Some sewing lessons offered to enthusiasts are downright scary. I found one that initially left me aghast and speechless but once I started laughing, I couldn’t stop. This particular sewing lesson defies known laws of physics as many are wont to do. I pass on linking to the guilty party and don’t you dare link to it in comments (I’ll delete it); the point isn’t to embarrass anyone but to correct the mythinformation and have a bit of fun.
There’s seven pages to this lesson and it was okay, or rather, on par with the typical sewing lessons one sees about with nothing horribly objectionable (other than the prescribed sleeve cap ease being described as “no problem“), so it was pretty much okay until I got to the last page which featured this photo with a caption that read:
As you sew, don’t straighten out the fabric like this -remember, this will shorten the seam.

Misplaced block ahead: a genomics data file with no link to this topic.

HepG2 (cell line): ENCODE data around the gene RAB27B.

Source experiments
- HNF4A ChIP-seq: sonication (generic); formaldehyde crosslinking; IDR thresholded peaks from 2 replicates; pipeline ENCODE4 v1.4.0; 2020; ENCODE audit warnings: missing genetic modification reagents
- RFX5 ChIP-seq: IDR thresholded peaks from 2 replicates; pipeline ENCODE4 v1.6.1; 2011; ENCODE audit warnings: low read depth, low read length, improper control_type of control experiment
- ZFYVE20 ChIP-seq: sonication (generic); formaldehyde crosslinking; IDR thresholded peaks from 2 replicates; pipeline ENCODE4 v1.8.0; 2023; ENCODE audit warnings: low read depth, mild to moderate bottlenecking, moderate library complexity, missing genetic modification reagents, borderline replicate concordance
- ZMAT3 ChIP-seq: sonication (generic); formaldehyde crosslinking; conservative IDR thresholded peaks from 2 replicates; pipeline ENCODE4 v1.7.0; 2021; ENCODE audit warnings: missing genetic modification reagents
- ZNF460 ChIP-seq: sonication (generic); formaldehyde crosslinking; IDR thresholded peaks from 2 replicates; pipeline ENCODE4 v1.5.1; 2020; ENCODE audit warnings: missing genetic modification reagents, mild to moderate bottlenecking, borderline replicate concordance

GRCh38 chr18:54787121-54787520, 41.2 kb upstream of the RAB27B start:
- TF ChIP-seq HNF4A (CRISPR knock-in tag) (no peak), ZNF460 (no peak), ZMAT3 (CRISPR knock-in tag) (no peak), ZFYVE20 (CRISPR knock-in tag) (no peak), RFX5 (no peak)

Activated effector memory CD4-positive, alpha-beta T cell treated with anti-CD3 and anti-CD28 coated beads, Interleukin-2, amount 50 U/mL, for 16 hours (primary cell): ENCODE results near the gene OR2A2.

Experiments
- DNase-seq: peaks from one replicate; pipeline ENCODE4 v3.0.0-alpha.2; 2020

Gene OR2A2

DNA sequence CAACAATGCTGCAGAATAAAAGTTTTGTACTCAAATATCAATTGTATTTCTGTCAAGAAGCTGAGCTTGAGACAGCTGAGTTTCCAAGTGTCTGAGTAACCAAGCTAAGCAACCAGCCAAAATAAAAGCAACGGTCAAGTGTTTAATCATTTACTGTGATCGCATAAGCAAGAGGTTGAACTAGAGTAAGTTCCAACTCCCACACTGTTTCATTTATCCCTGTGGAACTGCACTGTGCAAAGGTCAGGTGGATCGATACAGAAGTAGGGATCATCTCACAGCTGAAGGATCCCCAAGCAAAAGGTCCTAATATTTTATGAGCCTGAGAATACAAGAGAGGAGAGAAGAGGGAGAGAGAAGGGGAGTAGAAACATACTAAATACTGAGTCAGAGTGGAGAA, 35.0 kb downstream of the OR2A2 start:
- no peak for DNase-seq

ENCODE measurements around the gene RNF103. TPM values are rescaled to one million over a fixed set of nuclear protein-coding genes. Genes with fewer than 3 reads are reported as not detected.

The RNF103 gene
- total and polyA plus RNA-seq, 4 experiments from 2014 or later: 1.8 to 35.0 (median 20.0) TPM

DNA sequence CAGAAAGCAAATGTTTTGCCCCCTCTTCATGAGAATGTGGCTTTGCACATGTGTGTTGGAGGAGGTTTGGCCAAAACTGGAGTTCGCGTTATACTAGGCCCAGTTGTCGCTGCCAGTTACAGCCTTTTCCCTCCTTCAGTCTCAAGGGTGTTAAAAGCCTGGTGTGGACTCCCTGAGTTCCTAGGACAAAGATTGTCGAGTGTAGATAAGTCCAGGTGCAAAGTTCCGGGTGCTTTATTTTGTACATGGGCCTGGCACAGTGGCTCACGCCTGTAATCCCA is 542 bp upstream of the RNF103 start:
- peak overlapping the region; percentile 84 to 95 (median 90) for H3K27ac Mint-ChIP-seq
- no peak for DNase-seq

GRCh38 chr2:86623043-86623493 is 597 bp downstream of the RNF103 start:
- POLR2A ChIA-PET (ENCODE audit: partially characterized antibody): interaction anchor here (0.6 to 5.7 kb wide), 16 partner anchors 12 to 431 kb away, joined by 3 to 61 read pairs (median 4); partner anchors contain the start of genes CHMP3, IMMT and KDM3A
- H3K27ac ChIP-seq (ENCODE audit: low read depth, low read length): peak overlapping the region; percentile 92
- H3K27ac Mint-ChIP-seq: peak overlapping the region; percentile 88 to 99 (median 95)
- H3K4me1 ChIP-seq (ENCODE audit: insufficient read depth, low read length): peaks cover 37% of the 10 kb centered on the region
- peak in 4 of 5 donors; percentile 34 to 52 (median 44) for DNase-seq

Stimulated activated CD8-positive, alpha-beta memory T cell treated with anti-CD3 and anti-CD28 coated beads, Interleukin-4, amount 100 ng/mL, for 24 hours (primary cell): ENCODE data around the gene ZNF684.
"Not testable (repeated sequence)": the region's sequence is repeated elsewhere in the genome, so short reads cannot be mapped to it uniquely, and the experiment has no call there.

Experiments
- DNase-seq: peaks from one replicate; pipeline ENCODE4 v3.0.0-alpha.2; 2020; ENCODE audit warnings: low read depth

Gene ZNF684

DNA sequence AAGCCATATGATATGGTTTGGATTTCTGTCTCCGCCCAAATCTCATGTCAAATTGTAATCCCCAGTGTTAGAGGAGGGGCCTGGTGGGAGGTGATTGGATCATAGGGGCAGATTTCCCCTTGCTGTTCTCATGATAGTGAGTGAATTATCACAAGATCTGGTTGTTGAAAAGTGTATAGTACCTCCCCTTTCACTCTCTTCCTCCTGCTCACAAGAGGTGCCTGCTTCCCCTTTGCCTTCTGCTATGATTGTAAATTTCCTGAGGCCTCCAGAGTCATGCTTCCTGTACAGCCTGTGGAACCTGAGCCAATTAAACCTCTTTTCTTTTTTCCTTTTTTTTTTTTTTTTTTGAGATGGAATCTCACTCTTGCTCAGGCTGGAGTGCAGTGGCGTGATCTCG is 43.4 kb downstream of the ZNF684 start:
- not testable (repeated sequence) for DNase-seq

Can you believe it? I almost didn’t believe it. I laughed so hard and backtracked to the beginning of the lesson which featured this photo (below) and the following caption:
If you think about it, it’s obvious that a curved line between two points is longer than a straight line drawn between the same two points. The straight line measures 7″. The curved line measures 7 1/2″.
This is absolutely true. However, she then said:
Now, with this in mind, think about sewing a curved seam. If you move the fabric like my student did when she was trying to set in her sleeve, you’re actually shortening the length of the seam (because you’re sewing a straight line instead of a curved one).
Now how she made the leap that the length of a curved line magically shortens when sewn as a straight line is truly beyond me but it’s been a great source of mirth today. Oh wait, I get it, this is how a tesseract was described in A Wrinkle in Time as being a manner in which space, distance and time can be folded like fabric using a jump drive to arrive at another point! Hmm… so if a curved line shortens when sewn straight, then a straight line sewn curved gets longer. The idea is growing on me the longer I think about it.
Said author (when not defying the laws of physics or perhaps lecturing on warp drives at MIT) writes for home sewing publications, provides sewing lessons and consults with designer entrepreneurs.